THE INQUISITOR'S MARK is the second book in a series that began with THE EIGHTH DAY (which I also loved); book three, THE MORRIGAN'S CURSE, comes out in January 2016. As a guy who's written a second book in a series, I know how tough such books can be; and indeed, for the first thirty pages or so, MARK is a bit overwhelming as Salerni tries to catch the reader up on not only the story's core mythology but the events that occurred in THE EIGHTH DAY. Once you get past that somewhat rough start, however, the story barrels along, delivering both excitement and pathos.  I've read many MG fantasy series, including (of course) the Harry Potter books, and I can truthfully say that Salerni's series is second to none. My son, who's in some ways an even tougher critic than I am, says it's his favorite series of all time. So there you have it.

You might not hear from me for a while (next month is NaNoWriMo, after all), but at least you'll have these two great books to keep you occupied!

Thursday, October 1, 2015

YA Guy Participates in... The Fall 2015 YA Scavenger Hunt!

Once again, YA Guy's taking part in the YA Scavenger Hunt! Just like this past spring, I'm on the Blue Team, along with the other fabulous authors you see below:

This bi-annual event was first organized by author Colleen Houck as a way to give readers a chance to gain access to exclusive bonus material from their favorite authors...and a chance to win some awesome prizes! Add up the clues on each blue team page, and you can enter for our prize--one lucky winner will receive one signed book from each author on the hunt in our team! There are EIGHT contests going on simultaneously, and you can enter one or all! But play fast: this contest (and all the exclusive bonus material) will only be online for 72 hours!


Directions: In the author biography below, you'll notice I've listed my favorite number. Collect the favorite numbers of all the authors on the blue team, and then add them up (don't worry, you can use a calculator!). 

Entry Form: Once you've added up all the numbers, make sure you fill out the form to qualify for the grand prize. Only entries that have the correct number will qualify.

Rules: Open internationally. Anyone below the age of 18 should have a parent or guardian's permission to enter. To be eligible for the grand prize, you must submit the completed entry form by Sunday, October 4, at noon Pacific Time. Entries sent without the correct number or without contact information will not be considered. For more information, go to the YA Scavenger Hunt page.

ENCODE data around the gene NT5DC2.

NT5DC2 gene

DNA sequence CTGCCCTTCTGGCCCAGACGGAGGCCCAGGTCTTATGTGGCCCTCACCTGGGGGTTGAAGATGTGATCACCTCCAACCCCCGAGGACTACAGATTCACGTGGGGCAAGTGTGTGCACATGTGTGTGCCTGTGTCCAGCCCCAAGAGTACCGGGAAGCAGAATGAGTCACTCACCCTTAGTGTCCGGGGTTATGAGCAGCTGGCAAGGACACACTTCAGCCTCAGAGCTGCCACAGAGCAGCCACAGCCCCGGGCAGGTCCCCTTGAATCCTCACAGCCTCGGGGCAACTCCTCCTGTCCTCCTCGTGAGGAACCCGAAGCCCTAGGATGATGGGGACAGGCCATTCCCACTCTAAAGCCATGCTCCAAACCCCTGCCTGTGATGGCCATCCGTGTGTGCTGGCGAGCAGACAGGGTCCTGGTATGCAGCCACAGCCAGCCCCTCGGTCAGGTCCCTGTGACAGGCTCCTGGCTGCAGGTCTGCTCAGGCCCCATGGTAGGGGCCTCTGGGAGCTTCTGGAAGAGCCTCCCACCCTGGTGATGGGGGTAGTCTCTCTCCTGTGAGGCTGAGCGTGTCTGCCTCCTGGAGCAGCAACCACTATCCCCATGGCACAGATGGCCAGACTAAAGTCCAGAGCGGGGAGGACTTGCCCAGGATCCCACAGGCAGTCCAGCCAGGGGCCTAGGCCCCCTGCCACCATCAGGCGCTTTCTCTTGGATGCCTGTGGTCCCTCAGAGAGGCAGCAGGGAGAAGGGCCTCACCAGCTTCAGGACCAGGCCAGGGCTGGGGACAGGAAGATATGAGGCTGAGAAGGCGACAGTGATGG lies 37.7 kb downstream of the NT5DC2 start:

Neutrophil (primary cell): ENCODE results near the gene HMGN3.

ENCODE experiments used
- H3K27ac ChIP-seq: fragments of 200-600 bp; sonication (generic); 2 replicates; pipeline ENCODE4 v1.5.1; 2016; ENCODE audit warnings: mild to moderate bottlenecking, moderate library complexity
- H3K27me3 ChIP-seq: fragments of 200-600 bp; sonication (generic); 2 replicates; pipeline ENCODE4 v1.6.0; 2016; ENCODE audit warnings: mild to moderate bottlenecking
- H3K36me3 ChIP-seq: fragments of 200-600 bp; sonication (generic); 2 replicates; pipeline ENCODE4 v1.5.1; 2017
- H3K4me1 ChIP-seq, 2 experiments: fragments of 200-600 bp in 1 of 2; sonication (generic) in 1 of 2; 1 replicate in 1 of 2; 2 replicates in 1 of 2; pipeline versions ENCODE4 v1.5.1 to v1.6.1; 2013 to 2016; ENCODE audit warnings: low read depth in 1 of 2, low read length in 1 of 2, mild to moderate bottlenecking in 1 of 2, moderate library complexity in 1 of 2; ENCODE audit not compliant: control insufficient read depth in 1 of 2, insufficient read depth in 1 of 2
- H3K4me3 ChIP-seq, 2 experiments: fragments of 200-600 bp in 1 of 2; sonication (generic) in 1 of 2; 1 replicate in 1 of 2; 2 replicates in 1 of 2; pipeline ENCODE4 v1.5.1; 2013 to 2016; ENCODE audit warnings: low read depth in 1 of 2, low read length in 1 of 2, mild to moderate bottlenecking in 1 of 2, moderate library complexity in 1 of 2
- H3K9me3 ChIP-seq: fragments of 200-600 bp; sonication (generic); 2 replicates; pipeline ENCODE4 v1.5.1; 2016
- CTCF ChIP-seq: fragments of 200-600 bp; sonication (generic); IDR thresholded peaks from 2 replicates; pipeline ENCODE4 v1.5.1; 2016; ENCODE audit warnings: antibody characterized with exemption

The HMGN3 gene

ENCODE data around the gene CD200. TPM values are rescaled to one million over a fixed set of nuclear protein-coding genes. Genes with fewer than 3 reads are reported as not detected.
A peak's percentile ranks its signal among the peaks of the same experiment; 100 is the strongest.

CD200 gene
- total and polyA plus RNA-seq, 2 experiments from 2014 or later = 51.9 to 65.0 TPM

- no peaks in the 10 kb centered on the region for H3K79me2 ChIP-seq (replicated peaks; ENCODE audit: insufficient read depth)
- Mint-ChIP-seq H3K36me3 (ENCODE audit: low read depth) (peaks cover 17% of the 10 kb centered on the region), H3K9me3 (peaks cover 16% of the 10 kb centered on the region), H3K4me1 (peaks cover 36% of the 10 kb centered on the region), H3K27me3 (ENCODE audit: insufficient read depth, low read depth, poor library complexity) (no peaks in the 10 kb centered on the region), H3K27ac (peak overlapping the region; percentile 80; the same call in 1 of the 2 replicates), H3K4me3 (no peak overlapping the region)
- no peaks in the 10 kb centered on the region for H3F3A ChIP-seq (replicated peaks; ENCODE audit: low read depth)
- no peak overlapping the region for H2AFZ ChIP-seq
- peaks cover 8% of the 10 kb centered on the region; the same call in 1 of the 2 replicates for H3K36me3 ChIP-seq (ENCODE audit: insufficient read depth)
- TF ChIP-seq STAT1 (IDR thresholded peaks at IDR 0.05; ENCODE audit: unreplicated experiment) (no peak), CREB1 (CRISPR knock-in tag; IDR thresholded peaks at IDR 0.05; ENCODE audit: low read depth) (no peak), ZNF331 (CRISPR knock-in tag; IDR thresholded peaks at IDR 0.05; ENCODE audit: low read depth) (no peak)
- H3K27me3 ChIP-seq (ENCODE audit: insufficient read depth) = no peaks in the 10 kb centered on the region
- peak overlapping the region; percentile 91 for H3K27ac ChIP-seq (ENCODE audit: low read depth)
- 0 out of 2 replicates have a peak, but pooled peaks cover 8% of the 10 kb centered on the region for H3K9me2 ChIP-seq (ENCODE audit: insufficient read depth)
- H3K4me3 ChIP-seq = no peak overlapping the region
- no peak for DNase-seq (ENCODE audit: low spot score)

Personal Giveaway: In addition to the prizes named above, readers who enter my personal giveaway via the Rafflecopter form below will be entered in a drawing to win one of two prizes: a signed copy of SURVIVAL COLONY 9 plus swag (bookmarks, postcards, and if I'm feeling really good on that day, T-shirt) or, for those of you who are writers, a query critique (1-2 pages, YA only, any genre). When you enter my giveaway, just indicate in the comments which prize you'd like, and I'll choose one winner for each!

Okay, got all that? Then let's meet the author I'm hosting, SHARON HUSS ROAT!

Sharon Huss Roat lives in Delaware with her husband and two children. She worked in public relations for 20 years--not, as some believe, 22--before deciding what she really wanted to be when she grew up. BETWEEN THE NOTES is her debut novel. When she’s not writing (or reading) books for young adults, you might find her planting vegetables in her backyard garden or sewing costumes for a school musical. Find out more about Sharon at:

About BETWEEN THE NOTES: When Ivy Emerson's family loses their house--complete with her beloved piano--the fear of what's to come seizes her like a bad case of stage fright. Forced to give up her allowance, her cell phone, and the window seat in her lilac-colored bedroom, Ivy moves with her family from her affluent neighborhood to Lakeside, aka "the wrong side of the tracks." Hiding the truth from her friends--and the cute new guy in school, who may have secrets of his own--seems like a good idea at first. But when the bad boy next door threatens to ruin everything, Ivy's carefully crafted lies begin to unravel . . . and there is no way to stop them. Once things get to the breaking point, Ivy turns to her music, some surprising new friends, and the trusting heart of her disabled little brother. And she may be surprised that not everyone is who she thought they were . . . including herself.